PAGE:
By Heidi Merino & Junior Merino
In a wave of post modernistic throwbacks to pre- and post- prohibition cocktail crazes, one mixologist has stood his ground when it comes to his ideology in cocktail creating- Junior Merino, The Liquid Chef.
Being raised as a farmer, the seasons where his true teachers which instilled from an early age, a true appreciation of seasonality and freshness. Merino’s day-to-day life consisted of waking before the sunrise in order to “beat the heat” when doing farm chores such as weeding, planting, harvesting, or whatever was needed to ensure a timely crop. Seasonal crops consisted of watermelon, corn, tomatoes, sorrel, peanuts, sesame seeds, pumpkins, melons, carrots, turnips, potatoes, beans, etc A quick run to school a couple miles up the road, then a brisk walk back to the fields, was Merino’s life as far back as he can remember.. The late afternoons, after all his field chores were complete, Merino could be found helping his father to make dried beef or sausages, learning to make fresh cheeses by hand from his grandmother, or making the daily meals with his mother. His mother, daily would make tortillas from grinding acidulated corn down to flour and flattening that flour into tortillas that would be cooked on “comal” a flat griddle made from clay over a fire. This was his life, not some trend or craze that swept him up in a moment.
It would come as no surprise that when it came time for Merino to choose his path, that his roots, literately and figuratively would guide his steps. Merino has and always will be the biggest advocate for fresh cocktails with fresh ingredients. He has stayed true to his belief in working with seasonality to get the best flavor out of each ingredient and stayed true to his roots of creating cocktails with produce and ingredients that are available and always advocating the support of local growers and farmers, the under appreciated heroes of today!
A Christmas tradition that Junior and I have started in our house for the last 8 years is Forage Thru December. This is a month in which I get off of all cooking duties and get to play a version of our Iron Chef two times a day. For each meal, I would forage through the refrigerator, freezer and pantry and hand off random ingredients to Junior that he has to incorporate into a 3 course meal and dessert had to be an option for dinner. Other times, I would head out to a farmers market to mix it up a bit. I have handed Junior tons of ingredients, mostly in the hope of tripping him up, but then he always pulls out some of the greatest combos…My favorite being one day I handed him watermelon (which I absolutely just do not like), pork, cinnamon, and green papaya (which I honestly HATE!) The challenge for that day was to create something that I would actually like using two fruits that I despise….and of course, not only did he create a masterpiece, I helped myself to another serving. He made cinnamon marinate pork, topped with sautéed watermelon and green papaya, a green papaya and avocado salad over arugula and a watermelon with reduced balsamic vinegar topped bacon for dessert….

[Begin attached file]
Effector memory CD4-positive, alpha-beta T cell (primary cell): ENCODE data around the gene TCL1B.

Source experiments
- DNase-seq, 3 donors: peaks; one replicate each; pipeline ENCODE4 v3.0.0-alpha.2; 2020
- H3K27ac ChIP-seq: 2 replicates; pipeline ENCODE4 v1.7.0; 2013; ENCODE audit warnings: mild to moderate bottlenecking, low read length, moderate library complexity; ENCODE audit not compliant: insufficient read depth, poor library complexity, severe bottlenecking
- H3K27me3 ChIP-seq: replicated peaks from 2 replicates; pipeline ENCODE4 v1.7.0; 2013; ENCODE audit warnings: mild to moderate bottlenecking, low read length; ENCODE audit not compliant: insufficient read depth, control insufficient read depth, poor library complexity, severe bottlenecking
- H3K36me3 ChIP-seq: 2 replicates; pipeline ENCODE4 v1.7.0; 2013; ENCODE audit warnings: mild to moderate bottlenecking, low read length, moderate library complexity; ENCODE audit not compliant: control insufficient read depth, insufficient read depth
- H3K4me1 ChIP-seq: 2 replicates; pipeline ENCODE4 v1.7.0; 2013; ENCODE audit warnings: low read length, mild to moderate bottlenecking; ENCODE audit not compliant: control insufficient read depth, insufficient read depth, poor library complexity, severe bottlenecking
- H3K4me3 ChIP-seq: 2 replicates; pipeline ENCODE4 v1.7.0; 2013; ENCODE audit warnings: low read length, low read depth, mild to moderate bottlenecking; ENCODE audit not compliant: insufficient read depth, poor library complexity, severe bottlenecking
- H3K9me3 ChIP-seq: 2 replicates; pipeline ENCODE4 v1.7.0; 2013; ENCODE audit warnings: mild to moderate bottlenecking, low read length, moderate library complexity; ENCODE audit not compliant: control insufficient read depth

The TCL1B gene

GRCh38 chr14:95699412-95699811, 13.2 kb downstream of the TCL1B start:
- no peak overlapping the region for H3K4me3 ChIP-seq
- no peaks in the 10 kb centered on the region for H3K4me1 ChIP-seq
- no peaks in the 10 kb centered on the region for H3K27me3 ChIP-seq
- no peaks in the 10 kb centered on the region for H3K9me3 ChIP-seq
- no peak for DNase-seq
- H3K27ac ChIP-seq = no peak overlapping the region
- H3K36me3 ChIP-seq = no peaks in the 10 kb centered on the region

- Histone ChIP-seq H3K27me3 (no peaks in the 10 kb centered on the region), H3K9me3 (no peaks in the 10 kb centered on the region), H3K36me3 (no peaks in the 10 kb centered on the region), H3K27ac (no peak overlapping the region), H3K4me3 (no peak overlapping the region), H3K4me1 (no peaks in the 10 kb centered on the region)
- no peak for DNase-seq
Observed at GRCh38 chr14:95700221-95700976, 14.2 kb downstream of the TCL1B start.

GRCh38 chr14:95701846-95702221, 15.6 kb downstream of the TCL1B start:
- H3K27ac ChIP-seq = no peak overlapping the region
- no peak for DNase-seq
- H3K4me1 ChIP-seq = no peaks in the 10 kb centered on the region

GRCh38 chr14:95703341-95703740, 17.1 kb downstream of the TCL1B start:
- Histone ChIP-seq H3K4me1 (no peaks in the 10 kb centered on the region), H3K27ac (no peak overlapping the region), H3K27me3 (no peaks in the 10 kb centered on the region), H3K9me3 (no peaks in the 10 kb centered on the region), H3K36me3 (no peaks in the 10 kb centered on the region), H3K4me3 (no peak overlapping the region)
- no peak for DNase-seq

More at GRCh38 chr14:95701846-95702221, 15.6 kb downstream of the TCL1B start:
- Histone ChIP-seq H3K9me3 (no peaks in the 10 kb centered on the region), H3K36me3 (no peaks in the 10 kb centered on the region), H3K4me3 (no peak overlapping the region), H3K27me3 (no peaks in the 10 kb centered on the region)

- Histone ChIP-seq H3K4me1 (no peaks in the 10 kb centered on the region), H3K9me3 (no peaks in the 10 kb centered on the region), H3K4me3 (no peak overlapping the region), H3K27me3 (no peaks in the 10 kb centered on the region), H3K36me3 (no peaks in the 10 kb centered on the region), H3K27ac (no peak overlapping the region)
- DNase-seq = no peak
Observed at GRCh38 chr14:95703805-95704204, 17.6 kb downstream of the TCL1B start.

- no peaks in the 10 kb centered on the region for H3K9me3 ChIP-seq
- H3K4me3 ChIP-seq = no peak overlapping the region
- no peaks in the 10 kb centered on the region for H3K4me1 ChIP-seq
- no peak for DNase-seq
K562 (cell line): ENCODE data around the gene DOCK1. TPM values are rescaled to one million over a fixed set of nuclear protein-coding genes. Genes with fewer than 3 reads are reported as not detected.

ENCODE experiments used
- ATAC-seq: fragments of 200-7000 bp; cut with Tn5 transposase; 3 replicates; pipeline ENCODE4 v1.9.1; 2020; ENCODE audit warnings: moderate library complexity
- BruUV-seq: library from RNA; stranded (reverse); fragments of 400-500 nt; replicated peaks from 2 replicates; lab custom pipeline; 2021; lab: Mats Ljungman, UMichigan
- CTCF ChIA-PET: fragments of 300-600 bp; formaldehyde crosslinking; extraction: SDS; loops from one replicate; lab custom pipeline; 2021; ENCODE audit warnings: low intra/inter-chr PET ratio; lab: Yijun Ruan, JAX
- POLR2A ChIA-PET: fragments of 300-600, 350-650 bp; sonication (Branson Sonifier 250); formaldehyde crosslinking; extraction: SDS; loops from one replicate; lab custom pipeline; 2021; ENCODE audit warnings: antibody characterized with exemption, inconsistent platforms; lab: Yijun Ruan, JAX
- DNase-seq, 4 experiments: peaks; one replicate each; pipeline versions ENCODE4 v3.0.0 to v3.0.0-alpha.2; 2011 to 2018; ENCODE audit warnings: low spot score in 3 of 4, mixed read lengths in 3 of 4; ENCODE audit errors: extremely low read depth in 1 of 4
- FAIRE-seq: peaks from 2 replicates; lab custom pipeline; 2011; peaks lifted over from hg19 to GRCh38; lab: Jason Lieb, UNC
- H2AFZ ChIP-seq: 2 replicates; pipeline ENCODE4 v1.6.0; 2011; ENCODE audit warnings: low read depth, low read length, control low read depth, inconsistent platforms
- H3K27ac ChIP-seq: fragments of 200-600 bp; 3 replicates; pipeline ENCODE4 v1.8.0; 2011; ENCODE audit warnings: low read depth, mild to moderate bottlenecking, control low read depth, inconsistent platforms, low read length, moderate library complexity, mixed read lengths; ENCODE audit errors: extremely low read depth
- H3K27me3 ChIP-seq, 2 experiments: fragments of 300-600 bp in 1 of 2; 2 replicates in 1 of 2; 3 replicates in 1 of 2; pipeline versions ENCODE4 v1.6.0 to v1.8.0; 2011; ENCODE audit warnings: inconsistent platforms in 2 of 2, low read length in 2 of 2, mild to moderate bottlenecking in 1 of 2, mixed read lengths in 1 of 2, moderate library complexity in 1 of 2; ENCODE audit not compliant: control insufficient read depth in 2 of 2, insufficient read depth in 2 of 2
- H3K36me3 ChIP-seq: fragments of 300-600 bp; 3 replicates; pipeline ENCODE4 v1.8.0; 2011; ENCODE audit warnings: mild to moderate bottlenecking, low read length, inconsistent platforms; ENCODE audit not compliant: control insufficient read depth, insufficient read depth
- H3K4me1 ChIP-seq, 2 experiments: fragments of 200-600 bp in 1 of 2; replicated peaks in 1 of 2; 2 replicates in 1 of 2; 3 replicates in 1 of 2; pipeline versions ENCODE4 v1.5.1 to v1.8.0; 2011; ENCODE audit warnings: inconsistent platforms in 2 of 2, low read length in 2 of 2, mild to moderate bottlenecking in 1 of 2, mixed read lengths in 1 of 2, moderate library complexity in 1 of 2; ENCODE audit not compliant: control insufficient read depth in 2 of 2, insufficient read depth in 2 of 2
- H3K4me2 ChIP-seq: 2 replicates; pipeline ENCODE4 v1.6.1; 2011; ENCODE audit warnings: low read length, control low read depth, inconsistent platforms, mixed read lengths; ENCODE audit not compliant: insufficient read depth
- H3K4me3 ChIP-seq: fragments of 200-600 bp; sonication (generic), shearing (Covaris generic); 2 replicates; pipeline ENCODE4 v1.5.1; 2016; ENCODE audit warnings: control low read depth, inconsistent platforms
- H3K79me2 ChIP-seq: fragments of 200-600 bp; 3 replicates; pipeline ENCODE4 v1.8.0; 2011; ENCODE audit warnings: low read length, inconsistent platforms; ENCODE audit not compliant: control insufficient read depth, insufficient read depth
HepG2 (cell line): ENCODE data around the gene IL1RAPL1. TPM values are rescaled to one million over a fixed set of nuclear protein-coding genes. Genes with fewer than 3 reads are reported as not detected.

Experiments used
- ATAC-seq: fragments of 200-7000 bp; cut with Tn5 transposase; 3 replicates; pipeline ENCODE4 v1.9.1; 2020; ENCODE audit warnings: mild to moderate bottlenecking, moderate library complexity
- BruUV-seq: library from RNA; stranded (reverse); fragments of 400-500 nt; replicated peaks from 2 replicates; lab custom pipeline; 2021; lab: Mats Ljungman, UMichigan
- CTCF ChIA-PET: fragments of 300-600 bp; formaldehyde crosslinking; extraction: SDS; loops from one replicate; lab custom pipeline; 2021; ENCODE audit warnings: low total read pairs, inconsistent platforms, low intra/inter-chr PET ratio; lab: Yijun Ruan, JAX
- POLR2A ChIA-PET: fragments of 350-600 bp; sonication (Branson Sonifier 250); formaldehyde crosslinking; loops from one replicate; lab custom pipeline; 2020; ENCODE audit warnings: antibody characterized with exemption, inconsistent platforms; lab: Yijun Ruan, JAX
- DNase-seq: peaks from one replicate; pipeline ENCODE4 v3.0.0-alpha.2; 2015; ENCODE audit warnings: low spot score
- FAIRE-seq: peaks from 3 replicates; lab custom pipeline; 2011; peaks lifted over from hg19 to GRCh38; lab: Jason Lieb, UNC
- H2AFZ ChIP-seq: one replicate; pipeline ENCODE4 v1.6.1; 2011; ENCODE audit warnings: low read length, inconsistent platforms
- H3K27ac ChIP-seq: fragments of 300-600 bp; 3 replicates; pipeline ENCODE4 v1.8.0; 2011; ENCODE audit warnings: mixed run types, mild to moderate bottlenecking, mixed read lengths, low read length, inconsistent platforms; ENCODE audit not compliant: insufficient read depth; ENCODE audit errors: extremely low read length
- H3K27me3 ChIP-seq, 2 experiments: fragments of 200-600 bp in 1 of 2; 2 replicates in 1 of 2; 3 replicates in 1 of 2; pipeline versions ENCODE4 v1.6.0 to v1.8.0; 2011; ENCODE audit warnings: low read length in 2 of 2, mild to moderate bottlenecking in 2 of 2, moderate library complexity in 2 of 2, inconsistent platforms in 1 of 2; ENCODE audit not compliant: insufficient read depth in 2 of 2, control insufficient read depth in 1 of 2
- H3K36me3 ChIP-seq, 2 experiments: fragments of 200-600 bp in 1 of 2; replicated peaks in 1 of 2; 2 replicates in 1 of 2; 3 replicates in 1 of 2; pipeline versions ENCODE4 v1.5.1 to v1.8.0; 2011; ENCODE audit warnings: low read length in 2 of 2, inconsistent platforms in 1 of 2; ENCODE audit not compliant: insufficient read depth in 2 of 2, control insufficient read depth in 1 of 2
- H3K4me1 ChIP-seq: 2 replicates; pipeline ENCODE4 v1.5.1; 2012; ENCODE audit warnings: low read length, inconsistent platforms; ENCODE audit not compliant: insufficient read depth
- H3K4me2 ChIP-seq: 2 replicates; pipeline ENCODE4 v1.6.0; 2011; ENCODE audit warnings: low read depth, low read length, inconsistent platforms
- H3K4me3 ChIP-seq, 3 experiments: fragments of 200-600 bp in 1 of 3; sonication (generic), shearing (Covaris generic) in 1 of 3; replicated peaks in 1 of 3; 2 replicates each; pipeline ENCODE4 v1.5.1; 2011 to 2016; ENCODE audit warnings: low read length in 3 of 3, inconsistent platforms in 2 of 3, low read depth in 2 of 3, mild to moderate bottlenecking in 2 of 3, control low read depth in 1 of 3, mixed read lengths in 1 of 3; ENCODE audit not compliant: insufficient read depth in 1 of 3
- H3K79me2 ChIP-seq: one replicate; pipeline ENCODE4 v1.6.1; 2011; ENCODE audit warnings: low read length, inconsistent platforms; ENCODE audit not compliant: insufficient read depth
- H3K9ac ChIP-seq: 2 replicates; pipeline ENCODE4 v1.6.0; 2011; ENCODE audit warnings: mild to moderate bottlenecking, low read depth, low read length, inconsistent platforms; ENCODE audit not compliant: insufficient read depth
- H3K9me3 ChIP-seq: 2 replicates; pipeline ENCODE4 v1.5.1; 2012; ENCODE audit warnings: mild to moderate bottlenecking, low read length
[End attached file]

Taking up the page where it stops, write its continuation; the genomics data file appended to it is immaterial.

Foraging is something that can turn your pantry, refrigerator, back yard or nearest farmers market into a great playground for flavors and freshness. You don’t necessarily even have to leave your home. Open your fridge, forage through your pantry and look for spices, fruits, vegetables, and jams and jellies. You can use your ingredients to infuse spirits, make syrups, or vinegar based shrubs. You can use the cocktails to create creative signature cocktails or do spins of classics.
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